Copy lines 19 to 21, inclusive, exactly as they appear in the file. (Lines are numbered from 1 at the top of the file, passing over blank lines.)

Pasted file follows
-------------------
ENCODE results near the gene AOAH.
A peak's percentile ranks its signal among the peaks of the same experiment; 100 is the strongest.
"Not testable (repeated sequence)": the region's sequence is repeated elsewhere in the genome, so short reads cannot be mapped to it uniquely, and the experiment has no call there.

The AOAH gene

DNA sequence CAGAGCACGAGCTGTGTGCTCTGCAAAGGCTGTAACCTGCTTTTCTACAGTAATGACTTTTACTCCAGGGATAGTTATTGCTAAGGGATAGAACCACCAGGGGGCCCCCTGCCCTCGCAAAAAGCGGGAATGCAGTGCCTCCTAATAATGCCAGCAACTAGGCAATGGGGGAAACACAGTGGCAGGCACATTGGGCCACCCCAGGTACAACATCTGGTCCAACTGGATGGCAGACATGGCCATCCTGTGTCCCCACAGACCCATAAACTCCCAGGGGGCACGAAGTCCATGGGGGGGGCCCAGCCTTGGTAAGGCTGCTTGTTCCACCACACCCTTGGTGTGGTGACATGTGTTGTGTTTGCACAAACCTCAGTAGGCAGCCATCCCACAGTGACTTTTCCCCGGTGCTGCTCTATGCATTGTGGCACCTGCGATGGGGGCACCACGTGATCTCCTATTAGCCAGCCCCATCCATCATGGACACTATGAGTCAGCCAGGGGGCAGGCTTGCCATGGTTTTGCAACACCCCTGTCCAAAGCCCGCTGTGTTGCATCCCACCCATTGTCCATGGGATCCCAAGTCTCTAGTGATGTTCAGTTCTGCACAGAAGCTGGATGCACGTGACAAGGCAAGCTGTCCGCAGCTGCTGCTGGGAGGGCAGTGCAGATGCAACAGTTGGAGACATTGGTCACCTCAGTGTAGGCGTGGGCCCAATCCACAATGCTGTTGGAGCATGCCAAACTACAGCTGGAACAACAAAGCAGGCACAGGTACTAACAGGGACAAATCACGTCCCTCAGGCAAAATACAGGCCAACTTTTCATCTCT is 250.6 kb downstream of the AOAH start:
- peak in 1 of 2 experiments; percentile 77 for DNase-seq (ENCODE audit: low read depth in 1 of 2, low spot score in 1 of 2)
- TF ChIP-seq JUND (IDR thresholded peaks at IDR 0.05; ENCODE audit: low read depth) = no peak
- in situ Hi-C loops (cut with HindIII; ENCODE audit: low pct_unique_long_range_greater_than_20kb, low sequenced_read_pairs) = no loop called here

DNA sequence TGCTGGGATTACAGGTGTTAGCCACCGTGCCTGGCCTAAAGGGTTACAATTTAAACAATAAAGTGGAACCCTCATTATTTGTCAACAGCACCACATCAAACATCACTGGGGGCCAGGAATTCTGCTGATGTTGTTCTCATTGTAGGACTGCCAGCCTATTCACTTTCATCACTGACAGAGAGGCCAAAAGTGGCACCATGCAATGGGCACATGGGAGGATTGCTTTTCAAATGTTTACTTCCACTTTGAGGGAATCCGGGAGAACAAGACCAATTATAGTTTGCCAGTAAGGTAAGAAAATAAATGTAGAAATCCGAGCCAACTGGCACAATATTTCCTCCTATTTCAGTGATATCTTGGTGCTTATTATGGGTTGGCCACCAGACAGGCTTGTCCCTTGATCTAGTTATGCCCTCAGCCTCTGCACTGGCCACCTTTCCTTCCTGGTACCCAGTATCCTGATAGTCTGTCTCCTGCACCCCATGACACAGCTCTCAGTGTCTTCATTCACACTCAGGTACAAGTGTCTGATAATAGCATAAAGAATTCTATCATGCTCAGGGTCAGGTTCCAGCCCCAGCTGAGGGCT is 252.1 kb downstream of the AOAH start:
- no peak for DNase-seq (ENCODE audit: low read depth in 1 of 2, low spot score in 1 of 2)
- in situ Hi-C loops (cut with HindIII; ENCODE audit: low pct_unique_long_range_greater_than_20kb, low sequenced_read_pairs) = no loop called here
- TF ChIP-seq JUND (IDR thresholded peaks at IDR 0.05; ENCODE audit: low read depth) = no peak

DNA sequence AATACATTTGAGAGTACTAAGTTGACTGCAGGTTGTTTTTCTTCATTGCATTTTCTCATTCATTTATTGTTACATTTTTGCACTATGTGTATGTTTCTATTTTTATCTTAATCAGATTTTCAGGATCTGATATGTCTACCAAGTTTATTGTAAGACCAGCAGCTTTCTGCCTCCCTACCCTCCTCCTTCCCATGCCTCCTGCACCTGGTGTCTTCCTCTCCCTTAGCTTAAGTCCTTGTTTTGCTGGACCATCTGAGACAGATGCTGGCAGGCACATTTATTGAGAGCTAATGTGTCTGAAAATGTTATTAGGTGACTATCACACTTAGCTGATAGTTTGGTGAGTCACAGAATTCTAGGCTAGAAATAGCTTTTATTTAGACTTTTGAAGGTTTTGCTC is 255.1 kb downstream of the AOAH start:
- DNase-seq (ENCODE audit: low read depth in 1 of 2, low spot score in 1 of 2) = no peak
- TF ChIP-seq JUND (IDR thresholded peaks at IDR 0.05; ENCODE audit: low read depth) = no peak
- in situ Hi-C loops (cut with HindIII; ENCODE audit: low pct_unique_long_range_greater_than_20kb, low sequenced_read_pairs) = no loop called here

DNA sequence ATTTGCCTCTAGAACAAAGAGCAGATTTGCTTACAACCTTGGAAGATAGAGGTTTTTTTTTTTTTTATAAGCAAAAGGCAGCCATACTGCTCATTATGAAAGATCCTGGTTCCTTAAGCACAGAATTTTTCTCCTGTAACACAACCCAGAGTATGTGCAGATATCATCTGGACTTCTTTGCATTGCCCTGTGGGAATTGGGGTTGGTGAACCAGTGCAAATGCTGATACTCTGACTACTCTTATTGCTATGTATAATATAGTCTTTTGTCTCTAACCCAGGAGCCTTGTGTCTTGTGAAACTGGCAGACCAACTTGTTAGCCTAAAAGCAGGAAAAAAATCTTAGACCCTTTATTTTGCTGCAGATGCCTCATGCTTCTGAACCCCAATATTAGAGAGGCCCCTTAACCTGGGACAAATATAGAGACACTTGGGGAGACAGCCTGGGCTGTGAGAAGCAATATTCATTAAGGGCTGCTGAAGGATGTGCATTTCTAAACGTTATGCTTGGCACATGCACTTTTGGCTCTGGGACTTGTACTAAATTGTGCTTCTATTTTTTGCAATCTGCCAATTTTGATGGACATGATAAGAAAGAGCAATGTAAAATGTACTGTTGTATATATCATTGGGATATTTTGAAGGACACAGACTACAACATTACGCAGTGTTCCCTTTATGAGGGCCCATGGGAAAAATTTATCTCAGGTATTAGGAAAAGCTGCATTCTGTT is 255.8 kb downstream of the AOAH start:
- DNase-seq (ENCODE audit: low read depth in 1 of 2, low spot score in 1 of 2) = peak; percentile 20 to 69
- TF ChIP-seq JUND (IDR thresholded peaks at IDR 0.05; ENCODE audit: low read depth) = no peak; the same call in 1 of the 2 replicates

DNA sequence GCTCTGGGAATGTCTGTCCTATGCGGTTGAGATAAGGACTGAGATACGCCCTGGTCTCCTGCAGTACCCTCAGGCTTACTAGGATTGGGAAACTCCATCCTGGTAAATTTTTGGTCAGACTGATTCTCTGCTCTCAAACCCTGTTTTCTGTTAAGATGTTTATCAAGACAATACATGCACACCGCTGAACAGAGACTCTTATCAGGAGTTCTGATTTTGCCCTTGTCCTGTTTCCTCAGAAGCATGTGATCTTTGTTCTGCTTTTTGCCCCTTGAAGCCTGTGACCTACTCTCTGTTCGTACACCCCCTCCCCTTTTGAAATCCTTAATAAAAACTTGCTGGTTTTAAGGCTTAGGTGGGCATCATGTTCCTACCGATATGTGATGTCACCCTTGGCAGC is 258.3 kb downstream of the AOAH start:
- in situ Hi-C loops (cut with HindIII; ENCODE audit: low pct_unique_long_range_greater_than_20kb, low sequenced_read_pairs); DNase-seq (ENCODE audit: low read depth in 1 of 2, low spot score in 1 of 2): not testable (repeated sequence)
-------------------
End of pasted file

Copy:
- TF ChIP-seq JUND (IDR thresholded peaks at IDR 0.05; ENCODE audit: low read depth) = no peak; the same call in 1 of the 2 replicates

DNA sequence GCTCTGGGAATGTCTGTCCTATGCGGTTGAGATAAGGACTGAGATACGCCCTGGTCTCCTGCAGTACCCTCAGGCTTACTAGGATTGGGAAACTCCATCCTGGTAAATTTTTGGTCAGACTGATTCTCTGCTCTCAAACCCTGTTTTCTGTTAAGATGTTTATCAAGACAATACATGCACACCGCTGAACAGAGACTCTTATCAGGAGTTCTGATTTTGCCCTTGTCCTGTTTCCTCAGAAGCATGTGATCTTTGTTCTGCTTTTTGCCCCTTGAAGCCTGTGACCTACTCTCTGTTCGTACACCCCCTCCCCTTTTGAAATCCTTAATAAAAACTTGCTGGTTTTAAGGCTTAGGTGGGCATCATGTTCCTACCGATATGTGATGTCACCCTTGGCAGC is 258.3 kb downstream of the AOAH start:
- in situ Hi-C loops (cut with HindIII; ENCODE audit: low pct_unique_long_range_greater_than_20kb, low sequenced_read_pairs); DNase-seq (ENCODE audit: low read depth in 1 of 2, low spot score in 1 of 2): not testable (repeated sequence)